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STRASBOURG, France – The Latest on a European court ruling on Russian opposition leader Alexei Navalny (all times local):
Russian opposition leader Alexei Navalny says his win at the European Court of Human Rights is important for other political activists in Russia who are targeted by the state.
The court in Strasbourg on Thursday passed a landmark ruling saying that arrests of Navalny in Russia were politically driven. Navalny, arguably the most prominent foe of President Vladimir Putin, has spent a total of more than 140 days behind bars in the past year and a half.
Speaking in Strasbourg, Navalny hailed the ruling as an example of "genuine justice" and said it is an important signal for many people in Russia who face arbitrary detentions for their political activities.
The ruling which also ordered the Russian government to pay Navalny 63,000 euros ($71,000) in damages is final and binding on Russia as a member of the Council of Europe, the continent's human rights watchdog.
The European Court of Human Rights has ruled that Russian authorities' arrests of opposition leader Alexei Navalny were politically driven.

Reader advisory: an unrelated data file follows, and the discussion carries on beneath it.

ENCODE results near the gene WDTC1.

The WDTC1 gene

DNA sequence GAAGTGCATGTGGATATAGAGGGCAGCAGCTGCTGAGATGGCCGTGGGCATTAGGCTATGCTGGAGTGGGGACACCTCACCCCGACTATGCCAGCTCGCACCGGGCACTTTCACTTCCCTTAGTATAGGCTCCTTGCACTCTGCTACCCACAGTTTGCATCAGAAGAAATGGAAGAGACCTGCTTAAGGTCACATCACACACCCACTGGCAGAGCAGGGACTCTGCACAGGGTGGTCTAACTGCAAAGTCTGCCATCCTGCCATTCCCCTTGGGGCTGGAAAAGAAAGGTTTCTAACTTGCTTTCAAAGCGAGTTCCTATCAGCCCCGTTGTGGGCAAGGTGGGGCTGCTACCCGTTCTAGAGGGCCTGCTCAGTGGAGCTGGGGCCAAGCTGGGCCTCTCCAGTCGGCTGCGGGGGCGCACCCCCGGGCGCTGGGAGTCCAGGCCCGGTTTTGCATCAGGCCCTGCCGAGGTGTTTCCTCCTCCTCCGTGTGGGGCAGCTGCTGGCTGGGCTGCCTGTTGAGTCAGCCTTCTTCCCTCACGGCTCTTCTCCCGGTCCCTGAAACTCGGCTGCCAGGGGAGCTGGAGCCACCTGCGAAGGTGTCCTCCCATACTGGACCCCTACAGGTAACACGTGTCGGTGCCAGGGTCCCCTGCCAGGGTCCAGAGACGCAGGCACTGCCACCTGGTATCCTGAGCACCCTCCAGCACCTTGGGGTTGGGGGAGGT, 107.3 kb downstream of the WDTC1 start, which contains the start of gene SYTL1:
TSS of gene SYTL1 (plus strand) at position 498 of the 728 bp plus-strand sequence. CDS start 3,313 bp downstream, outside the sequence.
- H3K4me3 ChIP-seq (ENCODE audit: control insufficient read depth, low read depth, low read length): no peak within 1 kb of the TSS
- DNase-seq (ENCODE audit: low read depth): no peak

The European court found Thursday that Russian authorities violated Navalny's rights in arrests from 2012 to 2014, and that two of them were expressly aimed at "suppressing political pluralism."
It ordered Russia to pay Navalny 63,000 euros ($71,000) in damages, and to fix legislation to "take due regard of the fundamental importance of the right to peaceful assembly."
The ruling is final and binding on Russia as a member of the Council of Europe, the continent's human rights watchdog.
Navalny has faced fraud charges viewed as political retribution for investigating corruption and leading anti-government protests. The Kremlin dismisses Navalny as a trouble-maker with no political backing.
Russia is awaiting a European court ruling on whether it violated the rights of opposition leader Alexei Navalny when arresting him on repeated occasions.
A leading critic of Russian President Vladimir Putin, Navalny is expected to appear at the European Court of Human Rights in the French city of Strasbourg to hear the ruling Thursday, after a last-minute legal problem delayed his arrival.
The court ruled last year that seven of his arrests were unlawful and ordered Russia to pay 63,000 euros ($67,000) in compensation. But the court didn't rule on Navalny's arguments that the arrests were politically motivated.
The Russian government and Navalny appealed, and the case went to the court's Grand Chamber, which issues its final, binding ruling later Thursday.